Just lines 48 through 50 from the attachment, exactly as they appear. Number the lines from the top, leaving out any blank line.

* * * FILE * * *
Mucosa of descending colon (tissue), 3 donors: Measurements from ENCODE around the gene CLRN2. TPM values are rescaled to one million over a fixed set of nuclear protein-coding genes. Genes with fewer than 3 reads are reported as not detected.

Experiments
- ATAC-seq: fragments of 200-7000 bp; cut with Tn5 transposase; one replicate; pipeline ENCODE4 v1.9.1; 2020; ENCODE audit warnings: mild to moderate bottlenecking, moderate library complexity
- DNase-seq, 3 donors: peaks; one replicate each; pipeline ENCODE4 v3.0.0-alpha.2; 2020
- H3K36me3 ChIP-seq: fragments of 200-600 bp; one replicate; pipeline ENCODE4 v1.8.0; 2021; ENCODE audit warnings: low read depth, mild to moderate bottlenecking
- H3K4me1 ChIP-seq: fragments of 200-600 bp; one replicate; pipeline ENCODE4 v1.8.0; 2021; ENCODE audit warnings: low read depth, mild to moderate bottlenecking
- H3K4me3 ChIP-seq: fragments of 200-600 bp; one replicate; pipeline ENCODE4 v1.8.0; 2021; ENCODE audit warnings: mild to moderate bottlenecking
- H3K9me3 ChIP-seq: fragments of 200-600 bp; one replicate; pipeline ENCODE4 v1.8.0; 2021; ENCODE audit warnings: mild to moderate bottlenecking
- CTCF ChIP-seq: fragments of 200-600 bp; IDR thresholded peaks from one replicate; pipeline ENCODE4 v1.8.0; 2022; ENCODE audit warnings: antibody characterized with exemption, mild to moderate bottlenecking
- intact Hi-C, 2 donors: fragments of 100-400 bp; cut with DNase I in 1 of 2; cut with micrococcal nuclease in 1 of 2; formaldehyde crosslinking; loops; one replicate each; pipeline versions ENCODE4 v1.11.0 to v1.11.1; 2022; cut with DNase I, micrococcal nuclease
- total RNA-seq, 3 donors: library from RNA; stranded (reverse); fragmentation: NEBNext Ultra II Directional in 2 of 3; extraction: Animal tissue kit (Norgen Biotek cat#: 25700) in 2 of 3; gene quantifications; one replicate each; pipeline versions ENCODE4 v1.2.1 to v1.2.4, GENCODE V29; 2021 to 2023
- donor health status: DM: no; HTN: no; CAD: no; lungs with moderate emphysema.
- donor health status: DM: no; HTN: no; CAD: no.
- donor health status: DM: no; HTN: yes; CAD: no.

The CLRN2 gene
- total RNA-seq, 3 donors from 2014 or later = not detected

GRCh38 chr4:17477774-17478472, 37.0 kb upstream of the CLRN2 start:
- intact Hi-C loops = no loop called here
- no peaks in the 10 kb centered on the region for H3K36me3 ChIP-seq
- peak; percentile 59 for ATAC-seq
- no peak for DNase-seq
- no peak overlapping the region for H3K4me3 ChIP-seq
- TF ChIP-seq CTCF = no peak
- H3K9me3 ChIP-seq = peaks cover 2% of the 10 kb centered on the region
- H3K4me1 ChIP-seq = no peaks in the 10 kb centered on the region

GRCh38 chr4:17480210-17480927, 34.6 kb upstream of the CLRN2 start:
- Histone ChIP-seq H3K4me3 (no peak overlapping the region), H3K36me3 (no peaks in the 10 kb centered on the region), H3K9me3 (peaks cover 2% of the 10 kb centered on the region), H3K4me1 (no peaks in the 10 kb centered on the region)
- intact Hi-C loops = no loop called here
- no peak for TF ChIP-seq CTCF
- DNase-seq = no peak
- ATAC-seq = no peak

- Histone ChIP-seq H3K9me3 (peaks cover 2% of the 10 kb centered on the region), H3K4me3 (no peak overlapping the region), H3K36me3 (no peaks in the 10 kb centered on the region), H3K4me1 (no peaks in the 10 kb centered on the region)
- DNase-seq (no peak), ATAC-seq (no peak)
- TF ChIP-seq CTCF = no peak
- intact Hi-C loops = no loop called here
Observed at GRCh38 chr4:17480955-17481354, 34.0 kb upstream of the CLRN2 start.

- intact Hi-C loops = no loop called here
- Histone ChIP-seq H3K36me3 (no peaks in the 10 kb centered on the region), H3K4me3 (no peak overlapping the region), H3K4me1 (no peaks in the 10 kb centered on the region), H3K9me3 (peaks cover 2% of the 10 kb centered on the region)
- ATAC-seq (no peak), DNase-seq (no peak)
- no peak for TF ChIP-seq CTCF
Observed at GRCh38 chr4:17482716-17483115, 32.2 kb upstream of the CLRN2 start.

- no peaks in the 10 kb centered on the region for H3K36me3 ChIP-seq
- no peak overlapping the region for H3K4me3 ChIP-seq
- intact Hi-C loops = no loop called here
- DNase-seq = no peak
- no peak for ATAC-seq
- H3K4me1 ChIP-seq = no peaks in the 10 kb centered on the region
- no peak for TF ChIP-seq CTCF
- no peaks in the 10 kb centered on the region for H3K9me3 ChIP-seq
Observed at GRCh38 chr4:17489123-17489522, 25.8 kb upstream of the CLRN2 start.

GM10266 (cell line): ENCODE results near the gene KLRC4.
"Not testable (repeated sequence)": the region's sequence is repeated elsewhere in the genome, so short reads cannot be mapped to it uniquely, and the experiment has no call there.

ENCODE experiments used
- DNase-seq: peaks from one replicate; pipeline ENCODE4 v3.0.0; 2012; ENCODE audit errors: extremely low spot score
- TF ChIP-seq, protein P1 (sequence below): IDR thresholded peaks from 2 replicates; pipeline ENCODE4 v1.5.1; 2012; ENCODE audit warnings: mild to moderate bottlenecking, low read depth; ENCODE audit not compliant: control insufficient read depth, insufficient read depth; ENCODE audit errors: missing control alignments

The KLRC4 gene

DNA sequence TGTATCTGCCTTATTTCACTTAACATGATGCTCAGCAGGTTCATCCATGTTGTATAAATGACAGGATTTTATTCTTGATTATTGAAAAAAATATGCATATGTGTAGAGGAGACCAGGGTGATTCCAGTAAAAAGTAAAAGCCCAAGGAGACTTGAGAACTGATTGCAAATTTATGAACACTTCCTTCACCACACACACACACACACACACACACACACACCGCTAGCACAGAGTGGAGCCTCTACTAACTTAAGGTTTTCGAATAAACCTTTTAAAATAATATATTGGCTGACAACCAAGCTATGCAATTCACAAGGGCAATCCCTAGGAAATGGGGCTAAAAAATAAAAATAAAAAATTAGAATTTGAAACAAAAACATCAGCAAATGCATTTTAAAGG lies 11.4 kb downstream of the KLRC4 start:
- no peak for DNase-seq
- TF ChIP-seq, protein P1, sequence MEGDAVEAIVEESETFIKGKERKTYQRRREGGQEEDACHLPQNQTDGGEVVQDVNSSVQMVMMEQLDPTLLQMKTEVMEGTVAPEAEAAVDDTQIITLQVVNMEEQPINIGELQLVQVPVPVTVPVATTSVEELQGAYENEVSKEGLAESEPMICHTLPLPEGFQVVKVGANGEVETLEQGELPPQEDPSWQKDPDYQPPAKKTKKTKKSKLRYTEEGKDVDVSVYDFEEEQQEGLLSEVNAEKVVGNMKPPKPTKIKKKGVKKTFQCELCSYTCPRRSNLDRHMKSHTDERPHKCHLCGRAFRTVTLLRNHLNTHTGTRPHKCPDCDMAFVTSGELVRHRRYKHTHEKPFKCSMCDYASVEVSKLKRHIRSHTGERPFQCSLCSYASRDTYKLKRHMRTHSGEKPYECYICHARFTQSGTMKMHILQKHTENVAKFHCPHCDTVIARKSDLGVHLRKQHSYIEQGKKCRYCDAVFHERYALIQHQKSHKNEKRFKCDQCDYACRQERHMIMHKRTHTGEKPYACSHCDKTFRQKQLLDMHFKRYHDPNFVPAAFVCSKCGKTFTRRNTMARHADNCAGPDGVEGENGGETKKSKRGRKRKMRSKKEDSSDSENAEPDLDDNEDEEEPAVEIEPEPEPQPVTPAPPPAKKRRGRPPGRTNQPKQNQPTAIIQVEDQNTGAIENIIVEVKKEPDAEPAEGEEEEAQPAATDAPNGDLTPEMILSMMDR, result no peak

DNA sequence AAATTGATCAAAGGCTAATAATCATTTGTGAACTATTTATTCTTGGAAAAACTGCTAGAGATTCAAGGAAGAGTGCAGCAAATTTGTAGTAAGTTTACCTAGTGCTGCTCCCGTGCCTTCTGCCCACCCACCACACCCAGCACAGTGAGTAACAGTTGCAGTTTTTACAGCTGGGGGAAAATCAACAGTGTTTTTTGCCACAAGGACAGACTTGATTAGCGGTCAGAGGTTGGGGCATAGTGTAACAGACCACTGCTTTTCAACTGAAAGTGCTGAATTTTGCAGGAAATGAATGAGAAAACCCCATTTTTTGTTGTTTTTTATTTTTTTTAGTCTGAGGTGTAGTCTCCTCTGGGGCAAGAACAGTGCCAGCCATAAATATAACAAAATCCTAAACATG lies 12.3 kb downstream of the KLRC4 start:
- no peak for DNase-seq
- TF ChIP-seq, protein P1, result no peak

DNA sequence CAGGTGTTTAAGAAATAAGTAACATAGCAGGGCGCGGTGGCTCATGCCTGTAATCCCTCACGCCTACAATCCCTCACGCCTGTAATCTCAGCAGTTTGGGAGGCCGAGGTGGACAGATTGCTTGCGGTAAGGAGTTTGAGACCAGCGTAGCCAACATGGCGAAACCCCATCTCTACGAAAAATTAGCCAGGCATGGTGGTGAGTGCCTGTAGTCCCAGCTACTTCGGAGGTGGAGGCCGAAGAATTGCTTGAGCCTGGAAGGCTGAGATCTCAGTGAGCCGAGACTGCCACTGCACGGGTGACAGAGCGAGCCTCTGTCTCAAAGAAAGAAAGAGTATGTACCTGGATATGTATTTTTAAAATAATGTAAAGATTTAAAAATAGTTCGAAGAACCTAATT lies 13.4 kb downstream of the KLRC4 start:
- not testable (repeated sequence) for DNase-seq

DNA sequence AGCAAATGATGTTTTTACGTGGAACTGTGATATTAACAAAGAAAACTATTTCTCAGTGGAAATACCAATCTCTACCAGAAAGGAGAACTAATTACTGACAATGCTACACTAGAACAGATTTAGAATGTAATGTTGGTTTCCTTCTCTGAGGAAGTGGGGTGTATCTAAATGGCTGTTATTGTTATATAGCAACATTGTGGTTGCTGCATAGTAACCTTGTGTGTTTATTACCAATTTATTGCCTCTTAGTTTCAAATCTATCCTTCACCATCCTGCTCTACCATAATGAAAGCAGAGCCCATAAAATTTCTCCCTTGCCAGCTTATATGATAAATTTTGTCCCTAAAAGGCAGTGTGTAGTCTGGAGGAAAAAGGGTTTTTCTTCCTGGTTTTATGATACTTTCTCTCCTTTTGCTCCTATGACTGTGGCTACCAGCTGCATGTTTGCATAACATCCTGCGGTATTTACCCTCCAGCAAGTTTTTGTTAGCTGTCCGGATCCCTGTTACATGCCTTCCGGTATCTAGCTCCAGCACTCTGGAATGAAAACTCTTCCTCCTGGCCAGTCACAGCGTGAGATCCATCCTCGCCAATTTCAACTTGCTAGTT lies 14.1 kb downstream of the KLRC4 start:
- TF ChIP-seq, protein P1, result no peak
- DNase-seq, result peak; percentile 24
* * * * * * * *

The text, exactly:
- no peak for TF ChIP-seq CTCF
- no peaks in the 10 kb centered on the region for H3K9me3 ChIP-seq
Observed at GRCh38 chr4:17489123-17489522, 25.8 kb upstream of the CLRN2 start.